GV: What are some of the challenges you faced as an independent developer in getting this game made?

Mateo: We are a small team, and, added to that, we were working on a specific theme (wrestling) that already has existing games in the marketplace with decades of experience. That was, I think, the primary challenge, but I could say it also gave us an opportunity to focus on creating an experience unlike any previous game including WWE. You see, in real life, there are a lot of differences between the American way of wrestling and the Mexican Lucha Libre way. WWE is the grandfather of wrestling games. They put out a great product every single year. So we wanted to give fans something a little different. So we invested our major effort into translating the Mexican Lucha Libre way, into a solid, fun gameplay experience. And I think we succeeded with it. The other hope is that we will help the genre grow. Competition brings out the best. The more wrestling titles there are, the harder we have to work to best one another. That will pay off in the long run for wrestling fans. They say that when working out, it is best to do so with a partner because a partner will push you to work harder. A partner won't let you quit when you get tired. It is the same with wrestling games. We will push competitors to work harder and they will do the same to us. And in the end, the fans will win because they will get even better games.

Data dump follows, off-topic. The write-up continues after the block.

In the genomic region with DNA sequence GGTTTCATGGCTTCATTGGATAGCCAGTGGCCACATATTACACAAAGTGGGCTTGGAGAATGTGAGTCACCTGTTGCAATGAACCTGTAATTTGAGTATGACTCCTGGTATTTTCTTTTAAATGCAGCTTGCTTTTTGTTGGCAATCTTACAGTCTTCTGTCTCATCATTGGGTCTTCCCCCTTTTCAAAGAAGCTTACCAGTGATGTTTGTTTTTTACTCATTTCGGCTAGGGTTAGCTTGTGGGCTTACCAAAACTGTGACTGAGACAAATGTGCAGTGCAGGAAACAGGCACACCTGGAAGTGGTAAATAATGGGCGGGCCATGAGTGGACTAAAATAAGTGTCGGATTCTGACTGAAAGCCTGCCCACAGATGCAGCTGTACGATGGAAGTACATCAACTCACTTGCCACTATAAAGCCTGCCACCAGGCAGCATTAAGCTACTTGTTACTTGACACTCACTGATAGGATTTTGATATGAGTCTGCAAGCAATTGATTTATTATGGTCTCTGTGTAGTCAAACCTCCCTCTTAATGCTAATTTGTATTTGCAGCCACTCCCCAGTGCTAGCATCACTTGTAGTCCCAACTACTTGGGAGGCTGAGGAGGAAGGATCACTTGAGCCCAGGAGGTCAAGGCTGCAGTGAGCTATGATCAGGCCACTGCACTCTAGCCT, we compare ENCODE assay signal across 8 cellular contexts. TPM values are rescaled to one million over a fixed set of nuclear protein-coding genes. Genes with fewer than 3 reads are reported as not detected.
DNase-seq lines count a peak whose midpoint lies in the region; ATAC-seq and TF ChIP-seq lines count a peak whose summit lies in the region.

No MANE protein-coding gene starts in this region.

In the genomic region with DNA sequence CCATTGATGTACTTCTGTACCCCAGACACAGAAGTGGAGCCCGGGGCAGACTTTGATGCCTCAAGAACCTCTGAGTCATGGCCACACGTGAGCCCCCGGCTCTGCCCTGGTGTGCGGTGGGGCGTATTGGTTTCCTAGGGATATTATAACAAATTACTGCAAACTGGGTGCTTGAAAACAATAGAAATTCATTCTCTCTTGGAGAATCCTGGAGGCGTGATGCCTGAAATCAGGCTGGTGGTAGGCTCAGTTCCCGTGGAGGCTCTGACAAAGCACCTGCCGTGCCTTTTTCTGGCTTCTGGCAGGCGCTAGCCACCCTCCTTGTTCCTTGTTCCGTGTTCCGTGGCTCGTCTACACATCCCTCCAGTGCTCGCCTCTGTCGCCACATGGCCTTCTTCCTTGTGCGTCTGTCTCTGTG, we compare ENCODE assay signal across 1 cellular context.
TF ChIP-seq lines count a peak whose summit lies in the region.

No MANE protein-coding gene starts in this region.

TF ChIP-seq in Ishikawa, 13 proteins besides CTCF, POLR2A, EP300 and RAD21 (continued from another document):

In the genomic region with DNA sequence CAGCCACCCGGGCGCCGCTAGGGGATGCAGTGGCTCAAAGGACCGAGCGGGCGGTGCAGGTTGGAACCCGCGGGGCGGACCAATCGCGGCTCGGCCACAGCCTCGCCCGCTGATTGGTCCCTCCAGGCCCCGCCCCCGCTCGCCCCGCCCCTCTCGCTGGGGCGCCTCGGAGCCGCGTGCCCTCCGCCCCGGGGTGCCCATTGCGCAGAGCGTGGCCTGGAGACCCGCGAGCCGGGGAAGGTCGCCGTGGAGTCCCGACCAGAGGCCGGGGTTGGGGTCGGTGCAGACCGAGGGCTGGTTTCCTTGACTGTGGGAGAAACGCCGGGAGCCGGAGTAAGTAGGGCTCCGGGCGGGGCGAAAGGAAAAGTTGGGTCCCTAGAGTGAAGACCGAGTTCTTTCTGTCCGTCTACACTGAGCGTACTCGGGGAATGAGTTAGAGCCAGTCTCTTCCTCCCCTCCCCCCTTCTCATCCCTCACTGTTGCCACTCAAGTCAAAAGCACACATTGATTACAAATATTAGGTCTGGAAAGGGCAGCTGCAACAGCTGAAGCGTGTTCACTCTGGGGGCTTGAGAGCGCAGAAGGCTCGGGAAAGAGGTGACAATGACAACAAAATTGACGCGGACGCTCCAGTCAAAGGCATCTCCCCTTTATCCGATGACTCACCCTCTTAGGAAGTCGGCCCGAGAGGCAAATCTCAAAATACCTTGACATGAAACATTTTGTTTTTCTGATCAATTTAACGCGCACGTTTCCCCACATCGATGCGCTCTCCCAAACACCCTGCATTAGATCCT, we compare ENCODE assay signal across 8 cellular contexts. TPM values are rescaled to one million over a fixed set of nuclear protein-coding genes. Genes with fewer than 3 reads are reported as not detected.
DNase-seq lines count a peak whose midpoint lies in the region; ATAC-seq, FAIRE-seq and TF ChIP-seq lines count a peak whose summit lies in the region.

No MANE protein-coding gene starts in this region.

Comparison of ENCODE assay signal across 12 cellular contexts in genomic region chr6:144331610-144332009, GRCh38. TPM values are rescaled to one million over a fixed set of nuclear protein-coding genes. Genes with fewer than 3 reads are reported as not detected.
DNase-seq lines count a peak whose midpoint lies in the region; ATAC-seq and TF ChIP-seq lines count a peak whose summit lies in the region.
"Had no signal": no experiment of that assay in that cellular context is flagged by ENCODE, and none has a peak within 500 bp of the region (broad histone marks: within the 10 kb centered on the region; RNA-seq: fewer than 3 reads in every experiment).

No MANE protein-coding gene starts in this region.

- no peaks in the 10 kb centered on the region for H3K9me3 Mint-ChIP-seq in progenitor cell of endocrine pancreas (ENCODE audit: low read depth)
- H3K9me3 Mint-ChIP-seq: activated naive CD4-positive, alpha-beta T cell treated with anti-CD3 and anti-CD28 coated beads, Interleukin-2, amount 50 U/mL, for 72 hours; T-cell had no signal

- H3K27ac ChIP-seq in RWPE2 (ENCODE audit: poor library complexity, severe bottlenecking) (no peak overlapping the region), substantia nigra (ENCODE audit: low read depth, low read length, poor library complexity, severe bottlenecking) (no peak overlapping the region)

GV: How closely is AAA working with you on the Lucha Libre experience?

Mateo: They were with us throughout the entire project. Always available to provide support and feedback without getting in the way. During the early stages of the project, they were kind enough to invite us to some private practices with the great luchador Apache, one of the Mexican wrestling teachers with a prestigious reputation, and the main trainer of the AAA wrestlers. Their guidance was essential when we were creating the different luchadores found in the game. They helped make sure that each luchador had his real life personality and mannerisms reflected in the game.

GV: What are some of the struggles of being a Latin American game developer?

Mateo: Well, I think the main one is that you don't see many game development courses, so many of the team members have acquired their knowledge in game development by their own resources and investigation. There is, however, a huge possibility in terms of creativity, as I think we could give some new and fresh ideas as a Latin developer.